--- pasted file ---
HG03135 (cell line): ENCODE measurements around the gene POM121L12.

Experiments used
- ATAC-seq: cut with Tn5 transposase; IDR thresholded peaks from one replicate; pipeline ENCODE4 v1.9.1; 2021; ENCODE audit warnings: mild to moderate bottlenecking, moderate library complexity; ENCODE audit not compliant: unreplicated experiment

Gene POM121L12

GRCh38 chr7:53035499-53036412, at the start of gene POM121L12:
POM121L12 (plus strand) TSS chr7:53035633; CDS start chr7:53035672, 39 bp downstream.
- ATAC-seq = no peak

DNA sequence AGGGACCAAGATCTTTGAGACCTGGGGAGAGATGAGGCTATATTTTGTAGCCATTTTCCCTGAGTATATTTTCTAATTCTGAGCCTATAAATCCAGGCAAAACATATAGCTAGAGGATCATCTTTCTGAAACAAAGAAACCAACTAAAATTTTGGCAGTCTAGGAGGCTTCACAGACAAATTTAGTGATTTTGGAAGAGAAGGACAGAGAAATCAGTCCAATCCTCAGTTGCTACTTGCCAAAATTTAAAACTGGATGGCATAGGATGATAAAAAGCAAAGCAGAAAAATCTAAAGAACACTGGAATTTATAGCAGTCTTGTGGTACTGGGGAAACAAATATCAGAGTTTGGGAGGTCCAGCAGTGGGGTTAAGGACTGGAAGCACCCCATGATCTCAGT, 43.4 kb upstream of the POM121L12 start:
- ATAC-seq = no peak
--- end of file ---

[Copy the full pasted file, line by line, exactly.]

HG03135 (cell line): ENCODE measurements around the gene POM121L12.

Experiments used
- ATAC-seq: cut with Tn5 transposase; IDR thresholded peaks from one replicate; pipeline ENCODE4 v1.9.1; 2021; ENCODE audit warnings: mild to moderate bottlenecking, moderate library complexity; ENCODE audit not compliant: unreplicated experiment

Gene POM121L12

GRCh38 chr7:53035499-53036412, at the start of gene POM121L12:
POM121L12 (plus strand) TSS chr7:53035633; CDS start chr7:53035672, 39 bp downstream.
- ATAC-seq = no peak

DNA sequence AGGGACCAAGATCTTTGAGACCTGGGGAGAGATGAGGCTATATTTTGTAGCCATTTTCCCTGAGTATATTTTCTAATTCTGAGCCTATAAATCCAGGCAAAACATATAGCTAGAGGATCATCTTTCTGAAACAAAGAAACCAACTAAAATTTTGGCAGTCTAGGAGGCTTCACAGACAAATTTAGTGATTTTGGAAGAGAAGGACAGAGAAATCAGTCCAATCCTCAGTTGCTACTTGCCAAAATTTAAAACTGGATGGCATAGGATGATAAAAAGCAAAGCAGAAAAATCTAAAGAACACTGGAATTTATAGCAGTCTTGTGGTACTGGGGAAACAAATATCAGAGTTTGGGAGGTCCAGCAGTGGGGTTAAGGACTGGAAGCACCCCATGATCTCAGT, 43.4 kb upstream of the POM121L12 start:
- ATAC-seq = no peak